There seems to be a pretty violent backlash against Battlestar Galactica’s series finale, so here’s another essay of support. It’s cross-posted at the excellent geektainment website Pink Raygun, so you’ll have to click over there to read the second half.
When all the guns stopped blazing and the nukes started flying, Battlestar Galactica’s final episode lost its grip on reality. It also found a human peace it had been lumbering toward over the last four years–one we all knew was coming but none of us expected. There’s been a lot of criticism of the last ten or so hours of TV’s greatest science fiction show. The pace was too slow. The tone was too dark. The finale punctuated an epic story with a literal deus ex machina, as the last remains of humanity were saved only by divine intervention. It’s a testament to the emotional investment BSG earned from its viewers over the years that so many hearts could be broken at the end. To be so violently disappointed, one has to have been violently committed at some point. It’s understandable to be upset with the finale, but it’s also indefensible. Battlestar Galactica ended with a planetload of mysticism and gobbledygook, but in the process, it earned its status as a storytelling masterpiece.
There are two kinds of Galactica fans: the “who”s and the “why”s. And there’s no better way to demonstrate the distinction than with one of the show’s many central mysteries. Once the final four Cylons were revealed at the end of season three, the identity of the fifth became the driving question of season four. Many couldn’t stop debating who the final Cylon would be. My money was on Hotdog, if only because I figured no one would expect it. And when I found out John Hodgman would be guest starring in the last half of the season, I hoped like hell he’d be the fifth. Especially if it turned out he really was a PC. But, of course, Ellen Tigh got the gig, and the disappointment started to roll in. Apparently people wanted the final Cylon to be a more central character like Roslin or Adama or Starbuck. These were the “who” fans. Personally, I was much more interested in why there even was a final Cylon. It didn’t matter to me who that character was, but why she existed in the first place. What role do the final Cylons play, and why are they different from the others?
Every mystery posed by BSG created another two sets of questions. How did Starbuck come back to life, and why did she come back to life? How is Baltar seeing this ghostly Six, and why is he seeing this ghostly Six? Who built that ancient temple, and why did the temple point to the eye of Jupiter? I’ll admit that the answers to the “who” and “how” questions offered at the end of the series aren’t particularly satisfying for those invested in them. Basically, “God” and “because God can do some crazy magic” are what we’re left with, and that’s infuriating to many people. But the answers to the “why”s are so intriguing and sublime and hold such an uncomfortable mirror to humanity that I can’t help but be overjoyed with the finale–mumbo jumbo and all.
Battlestar Galactica is not Star Trek. When Star Trek dealt with religion and spirituality at all, it was always in scientific terms. The gods of Bajor turned out to be aliens living in a wormhole. God himself was just a mean old man on a barren planet at the center of the galaxy. (And just what does he need with a starship?) But in the universe of BSG, God is real. And not only is He real, he’s also a seemingly omnipotent being able to guide humans over generations with subtle signs and wonders. For a show so focused on humanity that there are no aliens in sight and even our robot enemies look exactly like us, throwing God into the mix might seem to lift BSG off the gritty ground it’s been firmly footed upon for so long. It might feel like a dash of fantasy in a world seemingly built to be the opposite of fantasy.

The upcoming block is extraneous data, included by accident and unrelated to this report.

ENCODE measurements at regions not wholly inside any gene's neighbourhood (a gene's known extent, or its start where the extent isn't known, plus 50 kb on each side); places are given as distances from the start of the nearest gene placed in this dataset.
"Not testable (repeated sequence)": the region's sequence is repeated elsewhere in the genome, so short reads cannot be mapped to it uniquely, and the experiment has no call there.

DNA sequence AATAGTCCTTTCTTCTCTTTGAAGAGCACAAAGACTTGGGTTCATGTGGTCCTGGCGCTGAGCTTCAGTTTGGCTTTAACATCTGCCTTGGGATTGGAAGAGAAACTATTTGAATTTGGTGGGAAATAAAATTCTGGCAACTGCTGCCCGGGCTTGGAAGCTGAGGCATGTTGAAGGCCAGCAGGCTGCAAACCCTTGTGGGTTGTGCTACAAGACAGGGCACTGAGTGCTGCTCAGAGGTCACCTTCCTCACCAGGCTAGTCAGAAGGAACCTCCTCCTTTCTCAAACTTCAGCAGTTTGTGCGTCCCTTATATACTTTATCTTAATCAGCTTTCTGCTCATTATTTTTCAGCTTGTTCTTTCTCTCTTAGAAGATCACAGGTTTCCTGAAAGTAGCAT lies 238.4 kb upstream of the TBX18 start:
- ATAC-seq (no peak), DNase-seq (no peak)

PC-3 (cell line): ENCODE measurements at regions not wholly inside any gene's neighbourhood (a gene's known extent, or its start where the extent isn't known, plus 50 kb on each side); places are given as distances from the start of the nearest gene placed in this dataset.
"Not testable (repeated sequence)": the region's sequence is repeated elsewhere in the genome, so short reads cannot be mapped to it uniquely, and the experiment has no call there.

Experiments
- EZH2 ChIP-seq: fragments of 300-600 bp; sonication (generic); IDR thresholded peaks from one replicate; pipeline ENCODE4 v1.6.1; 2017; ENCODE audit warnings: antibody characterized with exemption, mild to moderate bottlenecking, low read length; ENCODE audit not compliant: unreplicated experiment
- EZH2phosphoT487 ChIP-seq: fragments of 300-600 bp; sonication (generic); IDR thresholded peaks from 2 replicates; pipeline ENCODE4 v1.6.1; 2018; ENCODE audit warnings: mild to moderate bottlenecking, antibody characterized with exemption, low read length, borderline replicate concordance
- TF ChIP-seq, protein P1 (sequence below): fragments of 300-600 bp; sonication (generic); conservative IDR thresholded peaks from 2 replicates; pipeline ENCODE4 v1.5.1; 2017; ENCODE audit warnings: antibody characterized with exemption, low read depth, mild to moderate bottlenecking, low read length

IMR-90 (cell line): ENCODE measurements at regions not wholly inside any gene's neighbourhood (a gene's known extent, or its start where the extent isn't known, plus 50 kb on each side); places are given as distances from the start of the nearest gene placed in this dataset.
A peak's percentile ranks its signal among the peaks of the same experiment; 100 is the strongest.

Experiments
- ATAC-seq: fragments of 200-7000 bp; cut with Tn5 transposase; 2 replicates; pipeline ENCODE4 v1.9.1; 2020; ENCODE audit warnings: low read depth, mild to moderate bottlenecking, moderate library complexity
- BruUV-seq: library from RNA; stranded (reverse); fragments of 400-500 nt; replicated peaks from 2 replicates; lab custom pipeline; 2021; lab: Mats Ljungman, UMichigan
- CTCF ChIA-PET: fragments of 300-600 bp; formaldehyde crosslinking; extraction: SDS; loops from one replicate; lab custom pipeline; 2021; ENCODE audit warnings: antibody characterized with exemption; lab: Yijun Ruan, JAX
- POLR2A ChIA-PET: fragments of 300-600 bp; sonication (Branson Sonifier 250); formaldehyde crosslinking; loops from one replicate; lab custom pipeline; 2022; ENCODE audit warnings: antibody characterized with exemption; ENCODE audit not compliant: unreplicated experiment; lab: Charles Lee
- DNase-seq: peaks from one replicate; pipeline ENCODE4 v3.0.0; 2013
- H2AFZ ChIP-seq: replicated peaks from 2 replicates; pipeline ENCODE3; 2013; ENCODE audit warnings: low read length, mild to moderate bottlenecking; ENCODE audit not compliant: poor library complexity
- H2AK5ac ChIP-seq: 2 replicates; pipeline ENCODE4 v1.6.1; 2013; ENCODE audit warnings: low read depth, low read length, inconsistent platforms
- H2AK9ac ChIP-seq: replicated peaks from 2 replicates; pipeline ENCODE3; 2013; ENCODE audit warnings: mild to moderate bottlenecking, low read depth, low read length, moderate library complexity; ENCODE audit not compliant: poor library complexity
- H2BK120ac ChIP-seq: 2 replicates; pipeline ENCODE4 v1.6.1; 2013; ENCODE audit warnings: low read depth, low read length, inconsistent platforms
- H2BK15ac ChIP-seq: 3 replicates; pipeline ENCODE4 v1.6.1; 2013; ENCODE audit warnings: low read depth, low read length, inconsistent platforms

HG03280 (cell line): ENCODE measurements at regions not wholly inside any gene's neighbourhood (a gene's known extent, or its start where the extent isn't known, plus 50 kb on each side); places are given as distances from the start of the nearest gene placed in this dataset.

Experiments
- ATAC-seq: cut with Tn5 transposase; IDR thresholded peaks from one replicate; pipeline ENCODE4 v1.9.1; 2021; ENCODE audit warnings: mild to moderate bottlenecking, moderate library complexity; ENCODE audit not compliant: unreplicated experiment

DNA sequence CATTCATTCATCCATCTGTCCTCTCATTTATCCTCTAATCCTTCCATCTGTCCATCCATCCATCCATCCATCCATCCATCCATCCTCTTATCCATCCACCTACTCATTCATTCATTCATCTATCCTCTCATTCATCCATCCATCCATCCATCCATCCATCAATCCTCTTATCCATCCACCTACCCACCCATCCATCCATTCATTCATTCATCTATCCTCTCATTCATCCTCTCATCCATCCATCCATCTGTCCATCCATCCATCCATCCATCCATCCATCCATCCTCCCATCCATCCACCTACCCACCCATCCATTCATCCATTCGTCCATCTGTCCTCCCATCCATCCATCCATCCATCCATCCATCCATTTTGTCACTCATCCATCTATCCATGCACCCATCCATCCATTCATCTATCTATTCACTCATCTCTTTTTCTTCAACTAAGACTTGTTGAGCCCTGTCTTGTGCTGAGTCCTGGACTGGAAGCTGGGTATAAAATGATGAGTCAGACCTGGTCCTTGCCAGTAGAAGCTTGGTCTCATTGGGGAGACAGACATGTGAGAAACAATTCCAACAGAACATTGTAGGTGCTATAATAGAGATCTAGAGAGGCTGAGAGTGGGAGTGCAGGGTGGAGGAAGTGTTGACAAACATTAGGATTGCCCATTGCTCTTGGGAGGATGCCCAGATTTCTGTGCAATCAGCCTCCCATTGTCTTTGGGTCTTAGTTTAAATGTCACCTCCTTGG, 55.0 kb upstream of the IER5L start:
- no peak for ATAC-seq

But the thing is, there is no humanity without God. No, that’s not some endorsement of creationism. I don’t believe in God at all–not even in some kind of wishy-washy “he’s whatever we want him to be” or “he is all things” kind of way. I believe we are all biological processes loosely held together by electrical attractions, and when we die there’s nothing more for us. And it’s exactly because of this lack of faith that I think there’s nothing more human than the concept of God. If you trace humanity’s religious history, you discover a timeline of our own self-awareness. In the beginning, the gods were the answers to scientific questions we couldn’t otherwise fathom. Why does the sun rise? Why do the crops grow? In time, the gods became our lawbringers. They were harsh and wise, but also sometimes petty and cruel. They were a reflection of a society based only around survival. When we advanced, we had the luxury of self-reflection, and we didn’t like what we saw. Our God became an ideal. A warrior king who helped us conquer, and then a benevolent dictator. And then a source of unending love. God became both a reflection of our better natures and a prediction of our potential.
And so it was on Battlestar Galactica. The desperate humans clinging to their pantheon, trying to survive. The calm and certain Cylons and their One True God, who is the way and the light and doesn’t suffer imperfect pagans gladly. Then, there were the Cylon rebels–the ones who examined themselves and turned their God into a loving inclusionist, just like they wanted to be themselves. But in the end, neither humans or Cylons were right about God.
Read the rest here.
Behind every great book adaptation is a forgettable first try. — By Ryan Covey